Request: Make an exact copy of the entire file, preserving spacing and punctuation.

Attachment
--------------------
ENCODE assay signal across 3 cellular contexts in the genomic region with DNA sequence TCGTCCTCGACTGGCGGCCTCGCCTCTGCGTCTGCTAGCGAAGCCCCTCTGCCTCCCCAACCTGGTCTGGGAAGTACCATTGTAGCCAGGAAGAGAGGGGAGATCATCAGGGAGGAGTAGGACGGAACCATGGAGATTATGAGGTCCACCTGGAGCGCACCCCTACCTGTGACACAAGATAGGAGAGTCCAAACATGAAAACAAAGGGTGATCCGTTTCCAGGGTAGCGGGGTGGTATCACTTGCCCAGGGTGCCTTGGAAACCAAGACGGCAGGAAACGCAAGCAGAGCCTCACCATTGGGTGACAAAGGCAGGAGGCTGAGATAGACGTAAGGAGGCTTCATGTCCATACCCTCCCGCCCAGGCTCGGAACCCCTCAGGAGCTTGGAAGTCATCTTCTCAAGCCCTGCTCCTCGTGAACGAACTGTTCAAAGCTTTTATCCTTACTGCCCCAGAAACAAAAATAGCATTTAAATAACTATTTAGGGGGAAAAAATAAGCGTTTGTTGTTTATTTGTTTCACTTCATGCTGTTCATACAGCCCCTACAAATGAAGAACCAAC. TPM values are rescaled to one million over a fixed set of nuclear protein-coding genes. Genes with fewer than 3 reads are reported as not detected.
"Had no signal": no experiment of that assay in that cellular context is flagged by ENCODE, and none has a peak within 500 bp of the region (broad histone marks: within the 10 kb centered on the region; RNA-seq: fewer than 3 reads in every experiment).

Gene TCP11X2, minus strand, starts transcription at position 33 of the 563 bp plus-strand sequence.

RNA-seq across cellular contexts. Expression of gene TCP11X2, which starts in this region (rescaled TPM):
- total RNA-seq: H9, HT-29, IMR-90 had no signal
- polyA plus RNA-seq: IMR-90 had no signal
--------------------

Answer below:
ENCODE assay signal across 3 cellular contexts in the genomic region with DNA sequence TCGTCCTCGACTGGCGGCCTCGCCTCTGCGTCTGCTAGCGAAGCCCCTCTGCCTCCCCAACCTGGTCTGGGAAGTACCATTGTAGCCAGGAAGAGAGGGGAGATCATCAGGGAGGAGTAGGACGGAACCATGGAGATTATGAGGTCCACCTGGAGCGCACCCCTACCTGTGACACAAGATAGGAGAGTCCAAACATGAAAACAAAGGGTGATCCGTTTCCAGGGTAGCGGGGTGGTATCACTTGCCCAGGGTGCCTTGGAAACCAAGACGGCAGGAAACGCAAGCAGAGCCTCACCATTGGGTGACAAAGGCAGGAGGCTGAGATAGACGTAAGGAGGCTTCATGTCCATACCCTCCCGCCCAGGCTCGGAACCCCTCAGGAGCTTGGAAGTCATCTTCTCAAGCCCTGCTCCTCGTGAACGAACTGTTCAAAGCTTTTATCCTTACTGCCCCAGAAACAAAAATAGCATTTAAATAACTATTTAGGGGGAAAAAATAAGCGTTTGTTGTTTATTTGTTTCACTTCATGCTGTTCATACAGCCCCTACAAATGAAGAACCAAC. TPM values are rescaled to one million over a fixed set of nuclear protein-coding genes. Genes with fewer than 3 reads are reported as not detected.
"Had no signal": no experiment of that assay in that cellular context is flagged by ENCODE, and none has a peak within 500 bp of the region (broad histone marks: within the 10 kb centered on the region; RNA-seq: fewer than 3 reads in every experiment).

Gene TCP11X2, minus strand, starts transcription at position 33 of the 563 bp plus-strand sequence.

RNA-seq across cellular contexts. Expression of gene TCP11X2, which starts in this region (rescaled TPM):
- total RNA-seq: H9, HT-29, IMR-90 had no signal
- polyA plus RNA-seq: IMR-90 had no signal